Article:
By all accounts, 1977 was a devastating year for Memphis music: Elvis Presley had left the building for good; iconic bluesmen like Bukka White and Sleepy John Estes passed away; Hi Records was sold off, its legendary house band scattered; Al Green was turning his back on secular pop. Even Alex Chilton had decamped to New York City. Memphis soul was dead—or was it?
“Since the main staples of soul music had moved on, local musicians no longer had to conform to a certain ‘Memphis’ sound that labels expected,” says DJ Chad Weekley, one of the forces behind the new Stone Crush: Memphis Modern Soul 1977-1987 compilation documenting the seemingly wan years of the city. “From the outside looking in, Memphis probably seemed dismal and doomed for musicians. But I feel like this provoked creativity and the artists were able to do what they wanted to do.”
Some 10 years in the making, Stone Crush illuminates a wholly obscured moment in time, when all the superstars and defining labels were gone, and there was a freedom to explore without any expectations. “Whatever musical achievements [Memphis] claims are achievements in spite of the city, not because of it,” author Robert Gordon wrote in his classic overview of the city’s music, It Came From Memphis. “Memphis has long been a studio town, a place where a person with an idea can find a laboratory to experiment, to create.”
Stone Crush is nothing if not exploratory and experimental. When Weekley moved to the city in 1997, he was familiar with Memphis’s profound legacy, but also became attuned to the darker, mustier corners of the record store. “I’ve been on the lookout for obscure and weird 45s, collecting Memphis singles of all genres,” he says. “Loving the ‘60s and ‘70s soul sound, my taste buds grew to enjoy the ‘80s sound, too.” The sound suddenly opened up for Weekley—who was a big fan of Dâm-Funk and Tom Noble—when he unearthed a copy of L.A.’s “The Doctor:” “It was just a different sound, and so killer! I was hooked from then on.”
That sound drew on its deep Memphis soul roots, cut with disco stomps, laser-blast synths, canned claps, and apple-bottomed bass squelches. Accordingly, the amalgams gathered here are peculiar and giddy. For starters, there’s O.T. Sykes—known through his promo glossy photos as “The Singing Dentist”—and his title track is a doughnut of sweet, deep-fried boogie. The group Kick came about as the result of a college hook up, with the two deciding to cut a few electro-zapped singles like “Lollie Pop” and “Right Thing” together at Ardent (the studio where Big Star recorded their albums). And after a few infectious singles like “Convict Me,” Libra turned away from music and became a preacher at the Cathedral of God Holy Word Temple.
“This music was mostly outside my wheelhouse,” Gordon explains. “During these years, I was largely unaware of these artists. But in the way that drab brick buildings and old cotton lofts came to represent a much deeper Memphis punk scene and the cinderblock-club blues scene, I began seeing how large discos and the occasional small neighborhood one I’d wander into—walls with mirrors and everyone line dancing—were portals to deep and rich subcultures of their own.” When he was approached to contribute notes to the set, even Gordon was struck by this vein of alternative Memphis music history he himself knew so little about: “Every song and every artist on this collection was new to me, and for someone pretty well versed in Memphis culture and history, that’s a real thrill,” Gordon says.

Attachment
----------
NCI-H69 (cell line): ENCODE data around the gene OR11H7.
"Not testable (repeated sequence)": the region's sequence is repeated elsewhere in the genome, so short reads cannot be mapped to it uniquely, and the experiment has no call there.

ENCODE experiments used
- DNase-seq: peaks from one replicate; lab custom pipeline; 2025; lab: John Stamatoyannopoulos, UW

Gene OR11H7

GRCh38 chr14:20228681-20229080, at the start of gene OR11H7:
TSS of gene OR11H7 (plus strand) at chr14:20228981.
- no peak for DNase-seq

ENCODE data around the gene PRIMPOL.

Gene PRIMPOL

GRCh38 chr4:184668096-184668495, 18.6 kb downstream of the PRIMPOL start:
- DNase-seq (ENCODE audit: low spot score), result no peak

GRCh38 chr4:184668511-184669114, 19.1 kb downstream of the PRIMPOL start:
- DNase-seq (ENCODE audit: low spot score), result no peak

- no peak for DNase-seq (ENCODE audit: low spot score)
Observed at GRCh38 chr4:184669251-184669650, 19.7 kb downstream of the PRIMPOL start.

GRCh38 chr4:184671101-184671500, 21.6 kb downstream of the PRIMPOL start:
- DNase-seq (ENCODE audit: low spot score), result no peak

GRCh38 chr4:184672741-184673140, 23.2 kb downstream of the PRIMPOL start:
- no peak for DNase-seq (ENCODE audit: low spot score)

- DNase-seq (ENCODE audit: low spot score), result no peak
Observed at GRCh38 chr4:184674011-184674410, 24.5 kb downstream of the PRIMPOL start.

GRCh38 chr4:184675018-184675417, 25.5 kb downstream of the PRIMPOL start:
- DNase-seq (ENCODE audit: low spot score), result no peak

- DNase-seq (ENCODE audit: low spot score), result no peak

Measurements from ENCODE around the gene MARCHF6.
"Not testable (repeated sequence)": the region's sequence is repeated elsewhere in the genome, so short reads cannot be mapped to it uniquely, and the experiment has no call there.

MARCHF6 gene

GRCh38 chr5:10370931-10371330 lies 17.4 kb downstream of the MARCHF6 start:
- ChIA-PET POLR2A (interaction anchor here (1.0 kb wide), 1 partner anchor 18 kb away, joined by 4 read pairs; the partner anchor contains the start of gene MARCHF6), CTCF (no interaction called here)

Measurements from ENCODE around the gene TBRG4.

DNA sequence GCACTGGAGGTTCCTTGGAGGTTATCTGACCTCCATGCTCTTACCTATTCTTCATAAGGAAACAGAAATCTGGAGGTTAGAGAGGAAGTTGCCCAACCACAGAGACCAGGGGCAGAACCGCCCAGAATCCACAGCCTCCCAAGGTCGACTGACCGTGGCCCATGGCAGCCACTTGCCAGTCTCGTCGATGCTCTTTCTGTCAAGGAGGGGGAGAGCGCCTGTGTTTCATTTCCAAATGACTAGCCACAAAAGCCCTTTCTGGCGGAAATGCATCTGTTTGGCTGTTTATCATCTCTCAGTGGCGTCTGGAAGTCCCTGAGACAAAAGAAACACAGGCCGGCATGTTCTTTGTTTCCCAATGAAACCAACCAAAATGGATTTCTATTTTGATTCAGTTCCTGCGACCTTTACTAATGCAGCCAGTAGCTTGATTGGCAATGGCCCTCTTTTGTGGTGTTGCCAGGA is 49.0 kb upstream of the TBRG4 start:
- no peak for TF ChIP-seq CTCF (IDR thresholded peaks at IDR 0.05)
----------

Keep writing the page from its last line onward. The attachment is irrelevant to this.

Author and journalist Andria Lisle, who penned the collection’s liner notes, admits that this seemingly slicker sound of Memphis in the late ‘70s and ‘80s passed her by for years; she was averse to that non-analog, synth-heavy music. “Stax is gutbucket in comparison to the poppier Motown,” she says. “You don’t think of Memphis as a place where folks like Silk Satin & Lace would cut a single like ‘Always.’ But then it’s so Memphis to have a Jehovah’s Witness, his friend, and his 7 year-old son cutting a record together thinking it was going to be a big hit. To me, that’s such a Memphis story.”
One of Lisle’s favorite selections is Greg Mason’s “What Does It Take To Know (A Woman Like You),” made in the computer lab at then-Memphis State University. It’s a brooding soul ballad shot through with blaring alarm tones and hovering UFO frequencies. “It takes futuristic instrumentation, but the vocals are the Memphis of the past, sticking it together. It kinda doesn’t work, but then it does work. It’s a bizarre amalgamation.”
Weird as these songs sound in the 21st century, they also hearken back to the earliest iterations of Memphis music, from the early ’40s and ’50s. According to Lisle, back then “there were no rules. You look at early rock ’n’ roll, rockabilly, soul music, there were hundreds and hundreds of small labels in Memphis that were saying ‘why not me?’,” she explains. “Of course, there are hundreds of reasons for ‘Why not them.’ But they still persevered and cut a record.” That determination pays off in spades with Stone Crush. It shows how the spirit of Memphis never truly dies: it just mutates into something strange and unclassifiable, waiting for the rest of the world to catch up.